Last Updated on Saturday, 12 February 2011 14:09
© Counseling & Psychological Services, Eastern Washington University
© This part of the site is mirrored from the site of Bernd Harmsen.
Introduction on Relaxation Techniques for Rugby
Tips for Relaxing for Rugby
- Learning to relax is like learning any new skill: It takes practice to become good at it.
- There are lots of relaxation exercises; the Progressive Muscle Relaxation method is featured on this website. See if the it works for you. Everyone is different and different techniques work for different people.
- Find a quiet time to practice. It is best to find a comfortable position, either lying down or sitting with your spine straight and arms and legs uncrossed.
- One approach is to read a relaxation exercise into a tape recorder to make an audiotape. Play the tape back to yourself so you can follow the instructions while listening.
- Once you practice at home, you will be able to use these exercises anywhere without anyone knowing you are doing them. For example, you can use them just before an match.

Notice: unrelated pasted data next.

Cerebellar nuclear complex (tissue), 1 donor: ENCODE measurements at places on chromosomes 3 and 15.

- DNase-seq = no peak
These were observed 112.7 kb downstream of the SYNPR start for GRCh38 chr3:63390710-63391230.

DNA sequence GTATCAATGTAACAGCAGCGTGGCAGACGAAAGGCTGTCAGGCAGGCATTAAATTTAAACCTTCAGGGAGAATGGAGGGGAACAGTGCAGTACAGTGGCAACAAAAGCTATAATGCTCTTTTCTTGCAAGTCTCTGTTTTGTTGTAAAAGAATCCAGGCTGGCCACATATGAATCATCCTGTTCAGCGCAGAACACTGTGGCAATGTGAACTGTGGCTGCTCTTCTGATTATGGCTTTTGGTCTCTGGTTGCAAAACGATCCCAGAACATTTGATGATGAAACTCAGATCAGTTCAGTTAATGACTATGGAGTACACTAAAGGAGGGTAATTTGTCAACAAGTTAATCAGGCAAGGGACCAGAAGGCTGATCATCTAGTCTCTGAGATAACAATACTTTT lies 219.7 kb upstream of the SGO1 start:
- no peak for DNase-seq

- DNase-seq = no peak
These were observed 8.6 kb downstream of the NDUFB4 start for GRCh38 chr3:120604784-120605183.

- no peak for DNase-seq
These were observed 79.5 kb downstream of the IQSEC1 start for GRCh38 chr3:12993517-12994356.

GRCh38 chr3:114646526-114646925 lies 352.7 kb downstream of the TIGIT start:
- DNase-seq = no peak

- One way to test how well your practice with relaxation is progressing is to rate your level of tension before and after the exercise: First, on a scale from 0 to 100, rate your tension level with 0 being totally relaxed and 100 being totally tense. When you finish the relaxation exercise, rate your level of tension again. If you are able to lower your tension level by even 1 point, you are being successful.
- Have patience with yourself, and remember this is a skill you are learning (a skill you can keep and use throughout your life).
Interested? Have a look at the Progressive Muscle Relaxation from Jacobson on this site.